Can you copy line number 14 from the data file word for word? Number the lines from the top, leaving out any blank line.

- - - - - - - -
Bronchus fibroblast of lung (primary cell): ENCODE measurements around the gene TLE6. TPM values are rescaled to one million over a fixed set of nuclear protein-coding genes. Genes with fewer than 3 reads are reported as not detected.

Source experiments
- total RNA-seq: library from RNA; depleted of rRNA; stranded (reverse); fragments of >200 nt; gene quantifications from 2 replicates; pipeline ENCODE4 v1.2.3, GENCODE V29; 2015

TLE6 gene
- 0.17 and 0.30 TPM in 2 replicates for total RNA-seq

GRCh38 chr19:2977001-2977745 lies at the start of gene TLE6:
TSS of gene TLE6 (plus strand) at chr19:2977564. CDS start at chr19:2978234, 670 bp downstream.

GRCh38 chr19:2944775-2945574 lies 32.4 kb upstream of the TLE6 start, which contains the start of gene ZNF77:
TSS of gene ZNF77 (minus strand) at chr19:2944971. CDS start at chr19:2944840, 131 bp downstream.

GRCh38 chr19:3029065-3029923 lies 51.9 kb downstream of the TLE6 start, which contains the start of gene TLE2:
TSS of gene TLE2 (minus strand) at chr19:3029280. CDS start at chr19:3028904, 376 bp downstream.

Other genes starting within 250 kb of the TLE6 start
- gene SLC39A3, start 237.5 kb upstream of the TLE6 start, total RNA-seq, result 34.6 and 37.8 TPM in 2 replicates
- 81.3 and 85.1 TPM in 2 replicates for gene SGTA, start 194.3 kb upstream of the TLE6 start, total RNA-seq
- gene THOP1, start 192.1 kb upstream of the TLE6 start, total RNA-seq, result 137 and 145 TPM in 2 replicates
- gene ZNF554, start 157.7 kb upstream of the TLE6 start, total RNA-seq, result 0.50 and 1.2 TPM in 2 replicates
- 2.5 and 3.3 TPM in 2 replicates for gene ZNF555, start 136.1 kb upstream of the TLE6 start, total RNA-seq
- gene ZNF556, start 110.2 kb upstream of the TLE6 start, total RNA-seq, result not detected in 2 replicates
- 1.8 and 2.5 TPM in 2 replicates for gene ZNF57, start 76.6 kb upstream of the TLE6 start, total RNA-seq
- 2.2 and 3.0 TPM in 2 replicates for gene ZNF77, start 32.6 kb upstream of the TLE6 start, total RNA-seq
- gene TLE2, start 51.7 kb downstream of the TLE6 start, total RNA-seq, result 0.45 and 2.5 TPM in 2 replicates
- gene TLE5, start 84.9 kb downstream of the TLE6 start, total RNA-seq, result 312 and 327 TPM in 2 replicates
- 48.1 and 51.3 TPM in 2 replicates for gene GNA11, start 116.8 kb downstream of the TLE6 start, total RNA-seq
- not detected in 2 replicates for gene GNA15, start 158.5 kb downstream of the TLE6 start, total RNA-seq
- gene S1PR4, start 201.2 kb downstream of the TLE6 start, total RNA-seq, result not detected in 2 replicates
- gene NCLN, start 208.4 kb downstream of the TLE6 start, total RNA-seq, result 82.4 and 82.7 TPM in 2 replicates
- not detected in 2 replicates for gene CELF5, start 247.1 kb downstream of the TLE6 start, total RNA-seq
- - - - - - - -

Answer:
- 81.3 and 85.1 TPM in 2 replicates for gene SGTA, start 194.3 kb upstream of the TLE6 start, total RNA-seq